Building Design for Animals

Article by Paul Gladysz, AIA, NCARB, CSI, ICC

Sustainable And Resilient

Environmentally friendly hospitals help pay for themselves through lower energy costs. The right light fixtures and appliances and even the building's orientation are major factors.

When it comes to a project's environmental impact, much is made about building-rating programs such as LEED and Green Globes. People equate a high rating with a good environmentally sound design and assume that no other steps can be taken. While LEED and Green Globes are legitimate rating programs, and there can be value in demonstrating to clients that your hospital earned a LEED (Leadership in Energy and Environmental Design) plaque, understand that the cost of registration and processing alone can run from $10,000 to $20,000.

The typical hospital owner is more interested in putting that kind of investment toward something with more tangible, sustainable results. Given the veterinary business model, only the rare project can support such an expense.

So, what can you do to go “green” and lessen your hospital's environmental impact? Over the years, BDA has developed a strategy of sensible sustainability by focusing on features that offer operational savings through energy reduction and more efficient use of labor. We look at the return on investment of installed building materials and systems and identify ways to cut energy consumption, use fewer materials and reduce landfill waste.

In the U.S., 48% of the total energy use is attributed to buildings. Of that, only 10% is imbodied in construction. The rest is in the operational energy — lights, heating and cooling, and the equipment that people use.

If you want to make a meaningful impact, focus on operational reduction. Let's explore what hospital owners can do towards sustainability and still remain within their budget.

1. Proper Siting
For new construction, orient the building to avoid unnecessary energy loads. This means a solar orientation relative to the window placements that minimizes summer heat gain and takes advantage of winter sunshine.

2. Higher Efficiency Exterior Materials
The more infrared light a roof reflects, the lower your use of cooling energy. Similarly, wall and door selections can directly impact building energy needs and occupant comfort levels.

3. Daylight Harvesting
Use free, natural light to illuminate a building's interior. The more you can use the sun without undue solar heat gain, the less you'll need artificial light. About 44% of standard building energy use is related to lighting.

4. Smart Solar
In keeping with daylight harvesting, capturing energy is much better than purchasing it. Solar panels generate electricity that can power light fixtures; however, these tend to be expensive systems, and solar power can have a long payback period in areas without robust incentive programs. Solar panels are, at best, less than 30% efficient. Instead, light tubes — a kind of skylight — are 100% efficient and far less expensive, and unlike skylights, they deliver virtually no solar heat gain.

5. Light Fixtures
When it comes to artificial lighting, the widespread use of LEDs (light-emitting diodes) has reduced power needs more than any other current building technology. The growing variety of fixture types and falling prices mean there is no reason to use any other kind of fixture today.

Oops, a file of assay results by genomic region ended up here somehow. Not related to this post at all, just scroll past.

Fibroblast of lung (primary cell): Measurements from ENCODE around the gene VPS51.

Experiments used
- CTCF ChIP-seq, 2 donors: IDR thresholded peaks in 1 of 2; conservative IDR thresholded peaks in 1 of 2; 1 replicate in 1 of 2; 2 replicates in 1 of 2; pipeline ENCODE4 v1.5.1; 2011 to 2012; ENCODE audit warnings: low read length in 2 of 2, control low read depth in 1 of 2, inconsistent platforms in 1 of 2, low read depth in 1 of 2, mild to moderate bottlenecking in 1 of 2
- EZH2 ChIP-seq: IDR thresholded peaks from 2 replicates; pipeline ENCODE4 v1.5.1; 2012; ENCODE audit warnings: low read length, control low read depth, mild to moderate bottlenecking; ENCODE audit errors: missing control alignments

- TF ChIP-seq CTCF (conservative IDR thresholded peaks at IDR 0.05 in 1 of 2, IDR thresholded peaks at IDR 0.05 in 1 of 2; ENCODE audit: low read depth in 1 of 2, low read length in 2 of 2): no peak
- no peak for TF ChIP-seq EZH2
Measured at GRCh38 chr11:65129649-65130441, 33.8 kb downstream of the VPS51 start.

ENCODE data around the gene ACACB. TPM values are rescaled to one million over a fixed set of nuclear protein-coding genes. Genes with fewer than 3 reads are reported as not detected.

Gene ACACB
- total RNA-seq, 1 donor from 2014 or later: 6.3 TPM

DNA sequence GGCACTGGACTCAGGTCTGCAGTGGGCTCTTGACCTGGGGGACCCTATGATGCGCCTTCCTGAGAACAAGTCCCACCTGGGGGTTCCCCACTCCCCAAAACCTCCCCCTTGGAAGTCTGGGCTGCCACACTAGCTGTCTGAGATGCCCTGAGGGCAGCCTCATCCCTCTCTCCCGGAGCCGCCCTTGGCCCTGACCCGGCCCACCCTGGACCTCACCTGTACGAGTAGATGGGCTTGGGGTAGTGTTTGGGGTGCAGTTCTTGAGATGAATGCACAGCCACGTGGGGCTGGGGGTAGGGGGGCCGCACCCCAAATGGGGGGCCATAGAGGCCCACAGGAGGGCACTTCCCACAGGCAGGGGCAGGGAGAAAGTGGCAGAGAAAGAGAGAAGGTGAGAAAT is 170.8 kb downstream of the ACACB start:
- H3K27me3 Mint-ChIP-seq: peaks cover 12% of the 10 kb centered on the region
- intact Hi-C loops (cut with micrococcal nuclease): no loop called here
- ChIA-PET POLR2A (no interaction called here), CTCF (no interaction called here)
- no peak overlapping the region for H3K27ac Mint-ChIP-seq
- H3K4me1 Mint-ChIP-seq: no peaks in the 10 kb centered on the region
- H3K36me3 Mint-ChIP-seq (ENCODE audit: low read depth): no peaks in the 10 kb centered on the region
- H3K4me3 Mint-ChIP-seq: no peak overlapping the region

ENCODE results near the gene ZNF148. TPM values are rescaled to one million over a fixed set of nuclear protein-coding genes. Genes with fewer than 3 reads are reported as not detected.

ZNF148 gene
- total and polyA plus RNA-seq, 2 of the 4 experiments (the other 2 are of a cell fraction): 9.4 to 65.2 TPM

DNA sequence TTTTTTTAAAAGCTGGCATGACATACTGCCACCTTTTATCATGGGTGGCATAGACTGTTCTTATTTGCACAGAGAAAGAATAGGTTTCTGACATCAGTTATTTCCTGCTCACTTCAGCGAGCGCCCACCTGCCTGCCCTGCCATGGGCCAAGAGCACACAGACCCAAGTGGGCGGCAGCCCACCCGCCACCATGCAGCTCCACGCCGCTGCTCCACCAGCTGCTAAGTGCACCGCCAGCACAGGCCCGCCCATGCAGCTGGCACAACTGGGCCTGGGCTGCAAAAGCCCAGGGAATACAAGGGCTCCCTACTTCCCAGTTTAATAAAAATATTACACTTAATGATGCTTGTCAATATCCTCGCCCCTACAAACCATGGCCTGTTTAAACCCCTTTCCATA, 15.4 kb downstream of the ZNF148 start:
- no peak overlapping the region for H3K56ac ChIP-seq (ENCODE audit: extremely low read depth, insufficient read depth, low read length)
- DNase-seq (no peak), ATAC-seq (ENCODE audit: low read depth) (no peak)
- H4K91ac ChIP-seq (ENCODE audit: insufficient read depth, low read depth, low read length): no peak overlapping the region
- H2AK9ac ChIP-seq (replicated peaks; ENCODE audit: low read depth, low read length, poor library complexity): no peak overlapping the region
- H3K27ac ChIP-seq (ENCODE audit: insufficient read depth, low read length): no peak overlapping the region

6. Automatic Regulators
Light controls such as occupancy sensors are useful in non-clinical and housing areas. In fact, most energy codes require them.

7. Delivery Costs
Assuming equal performance, locally sourced construction materials are better. Transportation is the 2nd biggest user of energy, so minimize where you can.

8. More Layers
We recommend insulating buildings beyond energy code minimums. Up to a point, more insulation is a small expense relative to the impact. A high-performing exterior shell is an upgrade that keeps on giving.

9. Plug Holes
Air sealing is an often-overlooked advantage. In a new, standard code-compliant building, you lose more energy to air leakage than through roof and wall insulation. Making sure the shell is airtight improves a building's performance and, when properly done, the indoor air quality, too.

10. Equipment Selection
Installing things like efficient domestic water heaters, Energy Star appliances and low-power IT systems will have as much of an impact as a high-efficiency air conditioner.

11. Water Savings
Some veterinary practices, especially those that offer boarding and grooming services, can use a lot of water. Low-pressure wash and vacuum systems will reduce water consumption considerably.

12. Recyclability
For parts of a building that would reasonably be replaced as part of normal wear and tear, we select options that can be recycled. Finishes, casework, furniture and fixtures that would be upgraded after perhaps 10 or 15 years should be made of recyclable materials and not be sent to landfills.

Carbon Neutral and Robust

Finally, there is resiliency, a concept closely related to sustainability and one that is gaining momentum in the architectural profession. Resiliency means making structures not only more carbon neutral but also more robust. A building that can withstand natural disasters is more earth friendly than one that must be rebuilt. Making structures resistant to wind, water and fire damage and keeping them operational is the goal.

What makes a building resilient is very location dependent. A building that is hurricane and tornado resistant is quite different from one designed to survive a wildfire. In general, we look for materials and building systems that hold up over time, are low impact and are good neighbors.

As architects, we at BDA have an obligation not only to our clients but to the community and world at large. We work to guide clients along that path.

This article was originally published in Today's Veterinary Business. Read the full text here.